Lower Providence Township
Where collaboration meets progress
Business View Magazine interviews representatives of Lower Providence Township for our focus on Infrastructure & Economic Development in U.S. Cities
Lower Providence Township is a forward-thinking community with an ideal location in south central Montgomery County, Pennsylvania. Only 17 miles from the City of Philadelphia, and with easy access to the Pennsylvania Turnpike, Schuylkill Expressway, Interstate 476, and the Route 202 and Route 422 corridors, the community of almost 27,000 is ready for future growth and opportunity. Its trails, parks and open spaces offer opportunities to enjoy the Township’s variety of natural landscapes. Encompassing the villages of Audubon, Collegeville, Trooper, Eagleville, Yerkes, and Evansburg, the township is rich with history, while also progressively building a sustainable future for those who call Lower Providence home.
With a full gamut of municipal services including a state-level fully accredited police department, a certified volunteer fire department, and a private local EMS, Township Manager E.J. Mentry says, “We’re here to work for our residents and to provide stellar services.”
“The municipality itself employs 62 full-time employees, with plans to add a few more over the coming months.” Mentry adds, “We have a strong team and we’re continuing to build to be responsive and efficient in our service delivery, with a focus on future sustainability and resilience.”
He adds that Lower Providence is home to the award-winning Methacton School District which serves the township and the neighboring community of Worcester. “We have a great working relationship with the school district. A lot of their properties are located in the township and so with any major construction or new initiatives, there’s always collaboration whenever possible with them,” he reports.
The Township offers working professionals a diverse and growing housing stock with a current inventory of over 7000 residential units, with single-family and multifamily options. Two new residential communities are in the works, with one under development and one planned to break ground in 2023. Plans for a significant mixed-use development are also underway to feature restaurants and commercial offerings on the ground level and apartments above.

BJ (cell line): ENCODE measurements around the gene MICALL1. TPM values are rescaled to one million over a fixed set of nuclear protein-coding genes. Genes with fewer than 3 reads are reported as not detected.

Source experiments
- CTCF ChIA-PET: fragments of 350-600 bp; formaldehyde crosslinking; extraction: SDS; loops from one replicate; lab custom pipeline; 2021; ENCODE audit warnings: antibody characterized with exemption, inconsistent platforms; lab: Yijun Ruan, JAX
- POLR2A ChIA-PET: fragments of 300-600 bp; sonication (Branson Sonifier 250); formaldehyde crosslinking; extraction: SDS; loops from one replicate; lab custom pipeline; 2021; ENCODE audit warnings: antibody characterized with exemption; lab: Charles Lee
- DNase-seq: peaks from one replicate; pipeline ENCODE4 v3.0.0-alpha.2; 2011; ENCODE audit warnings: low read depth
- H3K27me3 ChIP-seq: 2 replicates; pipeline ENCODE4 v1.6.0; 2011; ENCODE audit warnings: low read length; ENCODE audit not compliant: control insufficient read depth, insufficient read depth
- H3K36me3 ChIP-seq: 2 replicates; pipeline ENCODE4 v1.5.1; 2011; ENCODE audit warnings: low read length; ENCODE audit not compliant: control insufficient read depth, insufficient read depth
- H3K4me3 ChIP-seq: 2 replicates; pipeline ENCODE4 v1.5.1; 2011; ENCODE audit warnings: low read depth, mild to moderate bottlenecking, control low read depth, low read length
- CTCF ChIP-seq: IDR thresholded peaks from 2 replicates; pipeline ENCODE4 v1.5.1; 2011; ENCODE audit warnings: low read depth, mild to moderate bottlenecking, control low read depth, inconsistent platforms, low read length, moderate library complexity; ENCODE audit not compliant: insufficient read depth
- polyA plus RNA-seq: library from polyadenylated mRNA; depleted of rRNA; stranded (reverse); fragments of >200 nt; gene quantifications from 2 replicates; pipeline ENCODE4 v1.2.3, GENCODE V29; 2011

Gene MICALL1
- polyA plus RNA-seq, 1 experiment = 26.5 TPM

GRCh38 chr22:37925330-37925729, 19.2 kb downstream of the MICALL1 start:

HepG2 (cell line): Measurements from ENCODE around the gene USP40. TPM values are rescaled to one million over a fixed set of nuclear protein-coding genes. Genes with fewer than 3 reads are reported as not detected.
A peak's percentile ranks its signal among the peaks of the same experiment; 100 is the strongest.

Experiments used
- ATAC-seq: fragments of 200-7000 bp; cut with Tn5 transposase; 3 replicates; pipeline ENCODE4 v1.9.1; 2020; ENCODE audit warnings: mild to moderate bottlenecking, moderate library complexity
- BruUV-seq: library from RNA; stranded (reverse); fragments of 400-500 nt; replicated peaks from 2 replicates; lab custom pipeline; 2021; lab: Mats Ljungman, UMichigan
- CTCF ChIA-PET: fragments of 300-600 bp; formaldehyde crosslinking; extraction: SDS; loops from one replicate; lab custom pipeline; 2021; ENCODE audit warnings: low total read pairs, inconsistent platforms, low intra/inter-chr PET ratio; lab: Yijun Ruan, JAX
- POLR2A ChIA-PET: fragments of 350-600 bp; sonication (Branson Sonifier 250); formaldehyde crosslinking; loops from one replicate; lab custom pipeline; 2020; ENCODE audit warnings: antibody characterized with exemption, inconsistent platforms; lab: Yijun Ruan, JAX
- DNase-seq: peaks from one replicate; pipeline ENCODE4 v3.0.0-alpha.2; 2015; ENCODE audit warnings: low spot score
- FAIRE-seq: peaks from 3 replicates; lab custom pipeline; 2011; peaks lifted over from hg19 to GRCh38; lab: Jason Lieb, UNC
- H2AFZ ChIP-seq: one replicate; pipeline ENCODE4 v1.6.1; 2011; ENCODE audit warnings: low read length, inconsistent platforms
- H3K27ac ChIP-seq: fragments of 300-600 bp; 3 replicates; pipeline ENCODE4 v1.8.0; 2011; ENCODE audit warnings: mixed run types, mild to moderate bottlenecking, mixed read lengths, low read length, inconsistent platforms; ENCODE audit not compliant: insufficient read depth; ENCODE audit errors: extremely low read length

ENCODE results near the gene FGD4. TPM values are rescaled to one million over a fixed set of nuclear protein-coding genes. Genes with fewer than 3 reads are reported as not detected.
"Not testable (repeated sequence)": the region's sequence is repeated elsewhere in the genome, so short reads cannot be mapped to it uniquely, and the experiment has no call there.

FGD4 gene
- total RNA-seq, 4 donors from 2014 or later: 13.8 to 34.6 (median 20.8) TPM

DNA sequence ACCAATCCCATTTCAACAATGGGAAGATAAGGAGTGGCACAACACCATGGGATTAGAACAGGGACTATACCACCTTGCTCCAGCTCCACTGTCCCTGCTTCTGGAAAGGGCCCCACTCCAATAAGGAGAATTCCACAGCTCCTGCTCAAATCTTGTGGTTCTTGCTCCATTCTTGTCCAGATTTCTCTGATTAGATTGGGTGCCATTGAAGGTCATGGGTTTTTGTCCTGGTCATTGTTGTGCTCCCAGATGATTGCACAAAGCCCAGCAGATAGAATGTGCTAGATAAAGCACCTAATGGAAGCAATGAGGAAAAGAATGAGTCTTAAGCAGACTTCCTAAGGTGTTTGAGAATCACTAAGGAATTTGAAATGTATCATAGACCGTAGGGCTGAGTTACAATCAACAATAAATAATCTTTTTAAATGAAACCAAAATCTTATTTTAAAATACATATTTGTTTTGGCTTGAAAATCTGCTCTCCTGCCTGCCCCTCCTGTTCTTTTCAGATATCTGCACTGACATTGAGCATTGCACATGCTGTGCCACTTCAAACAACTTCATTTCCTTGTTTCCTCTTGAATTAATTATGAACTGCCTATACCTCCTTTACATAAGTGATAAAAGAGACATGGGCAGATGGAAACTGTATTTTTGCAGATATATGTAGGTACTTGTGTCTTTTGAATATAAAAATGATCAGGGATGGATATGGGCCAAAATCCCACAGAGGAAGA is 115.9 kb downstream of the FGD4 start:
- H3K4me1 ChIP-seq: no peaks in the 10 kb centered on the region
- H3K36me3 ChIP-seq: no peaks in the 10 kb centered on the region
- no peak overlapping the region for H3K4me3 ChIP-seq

“These developments kick-started our electric car infrastructure,” notes Board of Supervisors Chair Gary Neights. “We worked with the developers to have them all economically wired to support future installation of level two charging stations in the garage. This is common-sense future-proofing that will help will help keep Lower Providence ahead of the curve as automobile manufacturers move to EV power. “
Neights pointed out that the Township works collaboratively with developers to continue to move toward a connected, livable and green community of the future that respects its past. For example, a proposed redevelopment project will improve and preserve the community’s historic landmark, St. Gabriel’s Hall, while supporting additional housing and park development.
“It’s a prominent, wonderful historic building surrounded by Valley Forge National Park and the John James Audubon Center. Bikeable and walkable, it is situated at the confluence of the Schuylkill River rails-to-trail system, the Perkiomen rails-to-trail system, and the Audubon Center Loop Trail,”’ Neights shares. “This location is served via nearby access points to the Perkiomen Creek Water Trail and Schuylkill River Water trails which provide nearly 100 miles of inland boating.”
Additionally, the first leg of the National 9/11 Memorial Trail will break ground soon in conjunction with expansion work on an adjacent 500-unit retirement facility in the Township. The trail links New York City, Pittsburgh, Washington DC, and Philadelphia, linking up with the Schuylkill River Trail and Valley Forge Park.
On the workforce side, the corporate headquarters of several major companies are located in Lower Providence, including Streamlight, an international manufacturer of flashlights for police and military applications, PJM Interconnection, CertaPro Paints, and J.P. Mascaro and Sons, a fully integrated solid waste management company. Encompass Health recently announced an investment of $55 million to bring a 50-bed rehab hospital to the Township’s Park Pointe business park, which is also home to several bio-medical companies such as Almac Pharma Services and Airos Medical, Inc.